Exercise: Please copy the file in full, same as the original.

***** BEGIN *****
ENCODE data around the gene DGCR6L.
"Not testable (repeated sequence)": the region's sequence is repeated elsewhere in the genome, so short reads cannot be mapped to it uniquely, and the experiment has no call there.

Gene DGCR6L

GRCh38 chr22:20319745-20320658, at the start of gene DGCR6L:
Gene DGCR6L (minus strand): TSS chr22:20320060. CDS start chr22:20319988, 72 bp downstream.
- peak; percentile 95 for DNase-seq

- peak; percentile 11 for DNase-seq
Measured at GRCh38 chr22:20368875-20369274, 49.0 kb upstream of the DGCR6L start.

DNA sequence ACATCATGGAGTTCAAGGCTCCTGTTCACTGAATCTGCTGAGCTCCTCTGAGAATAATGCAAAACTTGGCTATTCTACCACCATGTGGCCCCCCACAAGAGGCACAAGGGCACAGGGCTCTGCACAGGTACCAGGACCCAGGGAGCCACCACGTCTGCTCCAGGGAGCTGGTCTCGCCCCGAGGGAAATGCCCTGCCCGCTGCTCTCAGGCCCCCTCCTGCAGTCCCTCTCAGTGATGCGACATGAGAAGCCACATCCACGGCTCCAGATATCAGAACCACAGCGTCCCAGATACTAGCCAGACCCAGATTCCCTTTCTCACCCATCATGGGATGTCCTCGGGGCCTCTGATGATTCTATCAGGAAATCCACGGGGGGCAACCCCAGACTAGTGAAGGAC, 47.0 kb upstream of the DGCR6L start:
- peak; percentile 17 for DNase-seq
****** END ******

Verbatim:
ENCODE data around the gene DGCR6L.
"Not testable (repeated sequence)": the region's sequence is repeated elsewhere in the genome, so short reads cannot be mapped to it uniquely, and the experiment has no call there.

Gene DGCR6L

GRCh38 chr22:20319745-20320658, at the start of gene DGCR6L:
Gene DGCR6L (minus strand): TSS chr22:20320060. CDS start chr22:20319988, 72 bp downstream.
- peak; percentile 95 for DNase-seq

- peak; percentile 11 for DNase-seq
Measured at GRCh38 chr22:20368875-20369274, 49.0 kb upstream of the DGCR6L start.

DNA sequence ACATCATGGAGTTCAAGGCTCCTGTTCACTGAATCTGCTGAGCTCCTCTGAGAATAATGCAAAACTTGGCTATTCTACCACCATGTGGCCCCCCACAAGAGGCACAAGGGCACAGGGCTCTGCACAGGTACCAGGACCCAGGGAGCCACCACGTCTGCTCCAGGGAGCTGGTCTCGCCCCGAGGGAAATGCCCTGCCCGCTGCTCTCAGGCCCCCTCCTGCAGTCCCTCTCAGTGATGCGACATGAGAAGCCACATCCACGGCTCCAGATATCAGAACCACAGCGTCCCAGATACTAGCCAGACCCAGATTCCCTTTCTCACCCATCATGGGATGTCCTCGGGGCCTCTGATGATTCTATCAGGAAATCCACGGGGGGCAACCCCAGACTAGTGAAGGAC, 47.0 kb upstream of the DGCR6L start:
- peak; percentile 17 for DNase-seq